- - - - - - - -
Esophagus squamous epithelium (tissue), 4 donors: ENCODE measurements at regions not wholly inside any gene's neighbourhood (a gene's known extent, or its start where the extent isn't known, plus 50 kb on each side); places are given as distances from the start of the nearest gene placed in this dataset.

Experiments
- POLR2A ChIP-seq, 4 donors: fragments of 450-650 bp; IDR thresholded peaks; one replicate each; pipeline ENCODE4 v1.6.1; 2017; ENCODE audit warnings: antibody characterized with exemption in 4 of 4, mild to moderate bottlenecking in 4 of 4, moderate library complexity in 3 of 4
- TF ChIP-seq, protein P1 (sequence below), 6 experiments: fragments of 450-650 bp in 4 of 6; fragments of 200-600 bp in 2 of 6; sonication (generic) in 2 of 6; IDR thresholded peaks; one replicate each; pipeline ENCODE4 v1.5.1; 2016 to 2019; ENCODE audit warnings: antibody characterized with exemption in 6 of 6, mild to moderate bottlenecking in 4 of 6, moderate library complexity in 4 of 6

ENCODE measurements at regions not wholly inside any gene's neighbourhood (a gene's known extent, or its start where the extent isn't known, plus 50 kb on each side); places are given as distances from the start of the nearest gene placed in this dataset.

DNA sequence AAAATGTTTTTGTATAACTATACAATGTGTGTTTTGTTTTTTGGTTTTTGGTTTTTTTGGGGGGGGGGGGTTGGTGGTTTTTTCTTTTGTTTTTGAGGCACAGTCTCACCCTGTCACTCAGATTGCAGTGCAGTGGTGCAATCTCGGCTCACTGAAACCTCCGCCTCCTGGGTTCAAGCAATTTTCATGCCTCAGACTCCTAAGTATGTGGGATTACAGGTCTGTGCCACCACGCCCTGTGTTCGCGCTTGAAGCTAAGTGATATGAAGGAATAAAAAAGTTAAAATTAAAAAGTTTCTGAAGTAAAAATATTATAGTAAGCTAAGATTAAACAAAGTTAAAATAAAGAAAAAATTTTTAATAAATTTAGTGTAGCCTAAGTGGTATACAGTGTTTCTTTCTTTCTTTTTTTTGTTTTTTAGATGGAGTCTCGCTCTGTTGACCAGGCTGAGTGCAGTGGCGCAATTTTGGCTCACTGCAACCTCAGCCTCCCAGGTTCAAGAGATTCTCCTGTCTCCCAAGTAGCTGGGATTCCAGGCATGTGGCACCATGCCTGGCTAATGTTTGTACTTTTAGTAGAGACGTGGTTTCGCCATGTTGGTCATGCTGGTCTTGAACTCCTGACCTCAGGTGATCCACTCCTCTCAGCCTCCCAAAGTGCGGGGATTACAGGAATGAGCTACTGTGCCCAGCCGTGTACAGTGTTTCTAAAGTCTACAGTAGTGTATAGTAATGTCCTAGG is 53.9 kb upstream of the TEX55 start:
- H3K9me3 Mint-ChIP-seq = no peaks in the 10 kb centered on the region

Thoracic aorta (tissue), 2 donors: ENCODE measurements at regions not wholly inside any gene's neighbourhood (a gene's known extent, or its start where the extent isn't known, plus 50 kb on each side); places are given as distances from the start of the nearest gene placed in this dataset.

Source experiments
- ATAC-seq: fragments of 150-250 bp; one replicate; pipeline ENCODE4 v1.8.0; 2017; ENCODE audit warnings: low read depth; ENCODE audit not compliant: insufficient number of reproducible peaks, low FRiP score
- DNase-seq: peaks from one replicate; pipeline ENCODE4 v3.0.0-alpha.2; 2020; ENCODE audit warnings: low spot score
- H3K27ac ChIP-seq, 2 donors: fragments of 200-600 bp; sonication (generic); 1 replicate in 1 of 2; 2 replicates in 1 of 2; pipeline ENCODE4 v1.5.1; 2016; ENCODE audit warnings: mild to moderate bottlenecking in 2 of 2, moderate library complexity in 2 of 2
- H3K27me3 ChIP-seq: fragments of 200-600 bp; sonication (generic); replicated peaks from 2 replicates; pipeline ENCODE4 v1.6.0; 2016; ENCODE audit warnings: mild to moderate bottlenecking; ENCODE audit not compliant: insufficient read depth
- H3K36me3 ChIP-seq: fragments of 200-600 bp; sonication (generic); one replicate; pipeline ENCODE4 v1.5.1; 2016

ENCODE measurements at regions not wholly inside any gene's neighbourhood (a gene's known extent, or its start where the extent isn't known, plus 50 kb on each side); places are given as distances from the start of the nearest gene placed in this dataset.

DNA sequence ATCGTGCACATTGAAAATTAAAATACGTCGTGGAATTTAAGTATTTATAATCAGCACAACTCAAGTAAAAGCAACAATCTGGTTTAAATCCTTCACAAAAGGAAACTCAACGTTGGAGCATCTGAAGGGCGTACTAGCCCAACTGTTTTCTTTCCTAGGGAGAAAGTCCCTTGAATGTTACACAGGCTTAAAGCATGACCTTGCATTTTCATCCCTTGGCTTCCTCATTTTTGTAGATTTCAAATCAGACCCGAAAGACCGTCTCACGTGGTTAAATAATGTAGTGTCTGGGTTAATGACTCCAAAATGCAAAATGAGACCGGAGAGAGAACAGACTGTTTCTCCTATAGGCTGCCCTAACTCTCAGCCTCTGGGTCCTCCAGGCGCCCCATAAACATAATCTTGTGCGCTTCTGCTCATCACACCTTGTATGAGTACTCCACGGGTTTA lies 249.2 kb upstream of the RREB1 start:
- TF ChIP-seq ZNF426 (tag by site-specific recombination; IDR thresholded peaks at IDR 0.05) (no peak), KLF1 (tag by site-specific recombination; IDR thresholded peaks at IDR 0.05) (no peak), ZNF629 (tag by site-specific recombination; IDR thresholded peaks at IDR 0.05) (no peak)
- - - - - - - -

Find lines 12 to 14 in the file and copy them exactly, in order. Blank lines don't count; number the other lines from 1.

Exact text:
- H3K27ac ChIP-seq, 2 donors: fragments of 200-600 bp; sonication (generic); 1 replicate in 1 of 2; 2 replicates in 1 of 2; pipeline ENCODE4 v1.5.1; 2016; ENCODE audit warnings: mild to moderate bottlenecking in 2 of 2, moderate library complexity in 2 of 2
- H3K27me3 ChIP-seq: fragments of 200-600 bp; sonication (generic); replicated peaks from 2 replicates; pipeline ENCODE4 v1.6.0; 2016; ENCODE audit warnings: mild to moderate bottlenecking; ENCODE audit not compliant: insufficient read depth
- H3K36me3 ChIP-seq: fragments of 200-600 bp; sonication (generic); one replicate; pipeline ENCODE4 v1.5.1; 2016